Now neodymium magnets have competition. A research group led by Colin A. Gould, from the University of California at Berkeley, has developed a new compound with two atoms of an element that is also a rare earth element, such as dysprosium or terbium, among which are three atoms of iodine in a triangle.
In this new substance, the two metal atoms are also connected by a bond that runs right through the center of the iodine triangle. This special configuration not only generates very strong magnetism, but it is also the first direct bond between two rare earths in a molecule so far.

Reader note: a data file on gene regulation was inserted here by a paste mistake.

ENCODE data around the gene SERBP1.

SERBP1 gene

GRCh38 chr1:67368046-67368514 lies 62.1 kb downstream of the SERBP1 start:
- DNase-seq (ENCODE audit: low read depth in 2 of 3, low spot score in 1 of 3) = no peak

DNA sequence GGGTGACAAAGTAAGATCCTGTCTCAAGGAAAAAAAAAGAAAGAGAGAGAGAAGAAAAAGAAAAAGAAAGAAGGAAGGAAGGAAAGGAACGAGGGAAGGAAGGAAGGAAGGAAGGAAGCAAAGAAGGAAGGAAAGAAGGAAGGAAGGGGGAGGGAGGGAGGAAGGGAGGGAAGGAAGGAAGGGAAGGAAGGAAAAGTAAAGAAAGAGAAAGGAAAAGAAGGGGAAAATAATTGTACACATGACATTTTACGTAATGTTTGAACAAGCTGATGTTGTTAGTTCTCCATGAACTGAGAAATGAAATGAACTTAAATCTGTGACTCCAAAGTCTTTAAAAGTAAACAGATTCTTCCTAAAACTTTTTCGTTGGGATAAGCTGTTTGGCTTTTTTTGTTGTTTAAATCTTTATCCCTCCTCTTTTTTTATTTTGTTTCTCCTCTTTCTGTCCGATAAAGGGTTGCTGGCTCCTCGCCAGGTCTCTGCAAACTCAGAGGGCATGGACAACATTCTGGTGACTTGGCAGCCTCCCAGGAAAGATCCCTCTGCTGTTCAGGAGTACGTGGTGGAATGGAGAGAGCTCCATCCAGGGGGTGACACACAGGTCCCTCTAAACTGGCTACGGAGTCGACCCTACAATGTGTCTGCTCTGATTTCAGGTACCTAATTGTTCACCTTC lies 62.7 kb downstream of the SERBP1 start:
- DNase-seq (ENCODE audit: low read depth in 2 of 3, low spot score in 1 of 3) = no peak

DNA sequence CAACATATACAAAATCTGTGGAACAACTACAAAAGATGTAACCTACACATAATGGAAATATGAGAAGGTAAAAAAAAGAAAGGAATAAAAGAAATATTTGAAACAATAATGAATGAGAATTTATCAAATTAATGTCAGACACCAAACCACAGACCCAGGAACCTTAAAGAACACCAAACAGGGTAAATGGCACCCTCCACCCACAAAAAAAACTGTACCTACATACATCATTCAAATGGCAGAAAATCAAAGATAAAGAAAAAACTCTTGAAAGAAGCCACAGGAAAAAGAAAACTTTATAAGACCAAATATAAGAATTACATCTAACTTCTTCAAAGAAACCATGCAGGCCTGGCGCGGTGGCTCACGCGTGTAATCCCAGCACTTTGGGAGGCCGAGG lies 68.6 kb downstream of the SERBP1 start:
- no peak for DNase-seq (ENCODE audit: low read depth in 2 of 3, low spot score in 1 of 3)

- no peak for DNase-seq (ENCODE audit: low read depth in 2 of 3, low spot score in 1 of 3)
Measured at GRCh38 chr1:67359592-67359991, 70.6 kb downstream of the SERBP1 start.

In theory, very powerful magnets can be made by bonding these rare earths to metals such as iron or nickel, but until now no substance with directly bonded rare earths existed. Such a bond exists in the newly discovered molecule, but it is so weak that the two metal atoms have to be held together by three iodine atoms for it to be stable.
h/t 16 Blocks
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